Breaking News: Parties Introduce Bills to Make Points, Move Arguments Along

NEW YORK, NY - JUNE 26: Marchers hold signs thanking Governor Andrew Cuomo for keeping his campaign promise and legalizing Same-Sex Marriage during the 2011 NYC LGBT Pride March on the streets of Manhattan on June 26, 2011 in New York City. Thousands of revelers had reason to celebrate since New York state legislators approved a bill legalizing same-sex marriage which Governor Cuomo signed in to law on Friday June 24. (Photo by Jemal Countess/Getty Images)
Photo by Jemal Countess/Getty Images

The Senate Judiciary Committee recommended the Respect for Marriage Act in a pure partisan vote, after a full debate. The news of the vote was a little obscure, because 1) Rick Perry and his stammers had seized control of the horizontal and the vertical and 2) Everybody knows that a bill crafted to repeal the Defense of Marriage Act won’t pass. That’s not too interesting by itself – very, very few bills will pass through Congress this year, relatively speaking – but John Cornyn took his turn at the mic to say that the Democratic Senate shouldn’t do this sort of thing.

I think the reversal we’re seeing on the Defense of Marriage Act, a federal law not a state law, is just another sign of how out of touch that some of our friends across the aisle have been with the American people on this issue. And I think unfortunately, and it saddens me to say this knowing that this bill will never become law in this Congress, I think it’s a transparent appeal to a special interest group that our Democratic friends believe is a key to their electoral victory in 2012.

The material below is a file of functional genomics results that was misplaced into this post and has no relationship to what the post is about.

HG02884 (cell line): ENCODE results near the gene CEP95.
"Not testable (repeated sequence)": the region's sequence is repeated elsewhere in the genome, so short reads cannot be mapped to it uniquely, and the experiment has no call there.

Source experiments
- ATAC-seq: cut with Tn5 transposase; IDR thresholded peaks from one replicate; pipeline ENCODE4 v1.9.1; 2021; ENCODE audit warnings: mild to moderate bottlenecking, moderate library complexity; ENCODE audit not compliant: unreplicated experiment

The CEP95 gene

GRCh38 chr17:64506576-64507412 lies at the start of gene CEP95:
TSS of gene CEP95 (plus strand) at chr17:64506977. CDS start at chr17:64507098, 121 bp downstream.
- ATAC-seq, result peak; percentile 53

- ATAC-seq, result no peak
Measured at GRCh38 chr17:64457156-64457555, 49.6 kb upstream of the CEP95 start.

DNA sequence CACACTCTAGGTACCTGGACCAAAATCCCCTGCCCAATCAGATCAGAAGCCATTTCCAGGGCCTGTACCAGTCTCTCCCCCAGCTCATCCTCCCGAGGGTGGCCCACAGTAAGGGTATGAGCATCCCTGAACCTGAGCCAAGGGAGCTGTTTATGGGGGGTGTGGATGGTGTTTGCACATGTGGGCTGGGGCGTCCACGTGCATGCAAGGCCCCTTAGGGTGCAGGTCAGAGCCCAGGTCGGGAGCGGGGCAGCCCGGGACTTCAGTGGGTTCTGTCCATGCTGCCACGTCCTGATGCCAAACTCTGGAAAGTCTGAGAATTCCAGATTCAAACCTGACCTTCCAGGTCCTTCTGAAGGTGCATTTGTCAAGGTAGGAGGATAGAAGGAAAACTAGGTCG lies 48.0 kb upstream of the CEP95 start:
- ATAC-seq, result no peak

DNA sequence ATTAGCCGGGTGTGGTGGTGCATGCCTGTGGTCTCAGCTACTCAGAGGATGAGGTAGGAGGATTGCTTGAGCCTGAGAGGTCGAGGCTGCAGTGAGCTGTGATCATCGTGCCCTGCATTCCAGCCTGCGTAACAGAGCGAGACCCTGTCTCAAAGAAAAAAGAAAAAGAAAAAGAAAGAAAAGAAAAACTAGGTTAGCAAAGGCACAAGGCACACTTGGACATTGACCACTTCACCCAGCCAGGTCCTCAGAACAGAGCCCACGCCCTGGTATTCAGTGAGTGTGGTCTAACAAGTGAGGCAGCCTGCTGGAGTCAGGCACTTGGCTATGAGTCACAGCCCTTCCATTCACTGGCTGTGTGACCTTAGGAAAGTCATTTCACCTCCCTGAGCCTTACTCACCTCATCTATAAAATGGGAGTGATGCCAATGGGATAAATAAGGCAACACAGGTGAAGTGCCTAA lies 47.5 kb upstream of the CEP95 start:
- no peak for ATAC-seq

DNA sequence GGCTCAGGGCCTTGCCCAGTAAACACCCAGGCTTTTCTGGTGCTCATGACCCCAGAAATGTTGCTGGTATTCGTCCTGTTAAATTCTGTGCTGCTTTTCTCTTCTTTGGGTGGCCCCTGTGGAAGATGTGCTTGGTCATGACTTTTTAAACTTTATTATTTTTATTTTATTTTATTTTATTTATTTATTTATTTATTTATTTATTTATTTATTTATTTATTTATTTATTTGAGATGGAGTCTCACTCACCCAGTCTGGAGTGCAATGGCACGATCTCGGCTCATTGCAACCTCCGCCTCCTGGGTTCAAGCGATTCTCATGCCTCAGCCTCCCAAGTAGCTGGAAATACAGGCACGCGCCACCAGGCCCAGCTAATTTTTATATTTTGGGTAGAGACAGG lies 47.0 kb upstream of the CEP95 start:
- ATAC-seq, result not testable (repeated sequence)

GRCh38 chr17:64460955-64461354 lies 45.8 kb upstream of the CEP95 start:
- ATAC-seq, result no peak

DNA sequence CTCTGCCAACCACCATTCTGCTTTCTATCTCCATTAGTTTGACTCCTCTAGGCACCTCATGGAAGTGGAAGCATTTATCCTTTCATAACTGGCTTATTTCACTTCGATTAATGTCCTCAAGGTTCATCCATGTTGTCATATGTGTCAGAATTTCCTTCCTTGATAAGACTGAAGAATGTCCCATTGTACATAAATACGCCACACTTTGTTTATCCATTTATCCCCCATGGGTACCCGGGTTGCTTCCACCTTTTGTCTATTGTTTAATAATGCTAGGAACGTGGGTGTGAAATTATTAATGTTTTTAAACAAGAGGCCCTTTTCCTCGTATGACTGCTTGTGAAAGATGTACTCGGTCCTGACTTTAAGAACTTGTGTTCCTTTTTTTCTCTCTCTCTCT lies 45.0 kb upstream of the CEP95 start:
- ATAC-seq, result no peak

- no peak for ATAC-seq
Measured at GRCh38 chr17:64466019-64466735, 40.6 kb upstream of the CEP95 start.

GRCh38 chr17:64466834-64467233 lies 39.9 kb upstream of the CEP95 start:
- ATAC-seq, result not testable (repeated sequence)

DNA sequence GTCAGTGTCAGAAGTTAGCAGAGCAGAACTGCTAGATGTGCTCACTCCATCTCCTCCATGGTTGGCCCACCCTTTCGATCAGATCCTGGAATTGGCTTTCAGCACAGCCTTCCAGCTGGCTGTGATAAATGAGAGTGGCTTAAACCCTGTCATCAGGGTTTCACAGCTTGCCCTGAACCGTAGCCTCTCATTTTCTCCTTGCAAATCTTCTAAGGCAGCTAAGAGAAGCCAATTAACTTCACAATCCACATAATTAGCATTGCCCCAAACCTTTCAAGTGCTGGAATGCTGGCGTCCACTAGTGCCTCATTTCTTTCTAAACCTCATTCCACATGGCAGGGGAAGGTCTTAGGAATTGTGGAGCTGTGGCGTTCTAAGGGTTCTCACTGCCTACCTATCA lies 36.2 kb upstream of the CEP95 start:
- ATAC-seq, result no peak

Fair enough: Gay donors are giving more to Democrats. Banks are giving more to Republicans. Interest groups support the parties who help them out on their interests, and if they don’t, they quickly get reminders of why – ask a Goldman bundler who broke tradition and backed Obama in 2008. Is there some particular reason why politicians shouldn’t act in the interest of people who support them and agree with them? Guessing “no.”

On Cornyn’s other point: There are bills that get introduced and introduced and go nowhere, and then there’s social legislation. The Personhood movement, which got its hind kicked over the width and breadth of Mississippi last week, is going to try and push for zygote rights in other states. Gay marriage advocates have an even better case to keep getting DOMA votes, because when that bill passed 15 years ago – with only 15 “no” votes! – gay marriage was a wedge, random, unrealistic scare. We’ve now had half a decade of legal gay marriage, and… it’s not so bad. According to which poll you’re looking at, a majority of Americans are okay with it. The federalist case against DOMA, that it’s causing unexpected problems in legal marriage states and redundant in marriage ban states, is absolutely worth making, and it needs to be made aggressively. Like Will Saletan pointed out over the summer, after New York’s move to legalize, the traditional marriage team locked in a bunch of state-to-state gains in a period when voters were far more worried about gay marriage (and generally more focused on social issues than they are now). How do you get back into a debate that voters settled and forgot about? Why, you introduce legislation.